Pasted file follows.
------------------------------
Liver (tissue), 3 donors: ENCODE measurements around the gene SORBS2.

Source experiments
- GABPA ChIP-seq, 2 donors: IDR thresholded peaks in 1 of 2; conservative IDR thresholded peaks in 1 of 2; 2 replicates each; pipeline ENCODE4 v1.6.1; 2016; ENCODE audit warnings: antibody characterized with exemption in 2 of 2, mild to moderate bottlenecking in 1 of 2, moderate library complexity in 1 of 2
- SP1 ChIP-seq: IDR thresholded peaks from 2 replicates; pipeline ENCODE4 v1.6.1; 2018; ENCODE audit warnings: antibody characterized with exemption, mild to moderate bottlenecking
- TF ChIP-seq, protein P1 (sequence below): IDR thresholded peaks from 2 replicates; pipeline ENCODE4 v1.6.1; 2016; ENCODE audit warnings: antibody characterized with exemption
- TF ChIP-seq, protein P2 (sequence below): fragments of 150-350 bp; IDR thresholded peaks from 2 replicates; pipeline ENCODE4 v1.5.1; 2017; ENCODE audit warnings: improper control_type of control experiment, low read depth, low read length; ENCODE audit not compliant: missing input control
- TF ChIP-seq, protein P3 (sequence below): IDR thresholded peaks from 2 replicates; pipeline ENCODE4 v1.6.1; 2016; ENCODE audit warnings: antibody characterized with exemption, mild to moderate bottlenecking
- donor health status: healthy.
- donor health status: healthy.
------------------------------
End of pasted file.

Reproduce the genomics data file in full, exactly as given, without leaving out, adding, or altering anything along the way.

Liver (tissue), 3 donors: ENCODE measurements around the gene SORBS2.

Source experiments
- GABPA ChIP-seq, 2 donors: IDR thresholded peaks in 1 of 2; conservative IDR thresholded peaks in 1 of 2; 2 replicates each; pipeline ENCODE4 v1.6.1; 2016; ENCODE audit warnings: antibody characterized with exemption in 2 of 2, mild to moderate bottlenecking in 1 of 2, moderate library complexity in 1 of 2
- SP1 ChIP-seq: IDR thresholded peaks from 2 replicates; pipeline ENCODE4 v1.6.1; 2018; ENCODE audit warnings: antibody characterized with exemption, mild to moderate bottlenecking
- TF ChIP-seq, protein P1 (sequence below): IDR thresholded peaks from 2 replicates; pipeline ENCODE4 v1.6.1; 2016; ENCODE audit warnings: antibody characterized with exemption
- TF ChIP-seq, protein P2 (sequence below): fragments of 150-350 bp; IDR thresholded peaks from 2 replicates; pipeline ENCODE4 v1.5.1; 2017; ENCODE audit warnings: improper control_type of control experiment, low read depth, low read length; ENCODE audit not compliant: missing input control
- TF ChIP-seq, protein P3 (sequence below): IDR thresholded peaks from 2 replicates; pipeline ENCODE4 v1.6.1; 2016; ENCODE audit warnings: antibody characterized with exemption, mild to moderate bottlenecking
- donor health status: healthy.
- donor health status: healthy.